To be precise, just over a year later.
I've drafted several posts recapping my first year in Portland. None of them get finished, and that's a good indication that one large, grand piece of writing summing things up just isn't a good idea. It won't capture everything that's happened, it won't be fun to write, and it won't be fun to read. So I'm aiming to write some short posts and hopefully finally record some of the more interesting stories of things that have happened.
A little more than a year later, I'm in my fourth home in Portland and my second job. I'm finally feeling settled.
I think it's safe to write about this now (I have been holding off until it was official), but as of August 1, I will have a real job here in Portland. Aside from some minor details, it's exactly what I was doing at my last job in New Jersey. While many aspects of that job were what pounded the final nail in the coffin of my NJ residency, there were many, many things I loved about that job and that type of work. I'm thrilled to be involved in horticultural education again.
I'm also in the process of applying to a graduate program, one where the classes are offered on evenings and weekends, so it won't interfere with my ability to work.
For now, what I'd like to write about is where I was when I left NJ and where I am now, with respect to employment. Many people thought I was kind of nuts to leave a full-time, stable job for something temporary and unstable in this economy. Leaving the prosperous Northeast for the jobless Northwest* seemed even crazier. The people who thought I was making a smart move seemed to have as the basis of this belief thoughts similar to my own, that my decision was based on happiness and experience and other things important and not related to finances.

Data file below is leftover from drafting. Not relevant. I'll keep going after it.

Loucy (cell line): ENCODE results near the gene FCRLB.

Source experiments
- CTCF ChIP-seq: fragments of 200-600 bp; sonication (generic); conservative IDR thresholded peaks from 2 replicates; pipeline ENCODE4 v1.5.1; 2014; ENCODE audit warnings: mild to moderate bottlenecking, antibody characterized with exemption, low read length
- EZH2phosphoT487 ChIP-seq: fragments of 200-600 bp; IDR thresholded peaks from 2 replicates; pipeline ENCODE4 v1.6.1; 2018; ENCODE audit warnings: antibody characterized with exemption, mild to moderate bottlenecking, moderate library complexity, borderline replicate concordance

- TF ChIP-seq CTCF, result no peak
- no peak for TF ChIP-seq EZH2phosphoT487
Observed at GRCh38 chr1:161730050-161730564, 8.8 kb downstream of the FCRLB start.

I agreed with the latter group, but I also didn't think I was making such a bad move professionally.
My beliefs were that in such an economy, nothing was certain, not even the prosperity of the Northeast. This was one reason I put happiness and experience above wealth. Happiness aside, wealth wasn't even guaranteed in New Jersey.
A year later, I have a job doing what I like to do. I want to write about this for anyone else considering a seemingly kinda-nuts professional decision/relocation. I want to write this for people who feel like they will be punished down the line for choosing happiness over financial stability. If you're smart about it, things can work out for you.
Without sounding too didactic, what I want to say is that if you are creative and flexible, if you keep networking and volunteering, if you're open to possibilities, you won't be punished for your search for happiness; you'll be rewarded for your persistence. That's what I think, anyway. That is how I feel. I think I'm an example of this. While I'm not exactly rich, I didn't end up destitute as a result of my choices last spring. More than anything, I'm happy.
* At the time of my move, Oregon had the second highest unemployment rate in the country. Shortly after my move, it got knocked down to third place by a Northeastern state &mdash I think Connecticut.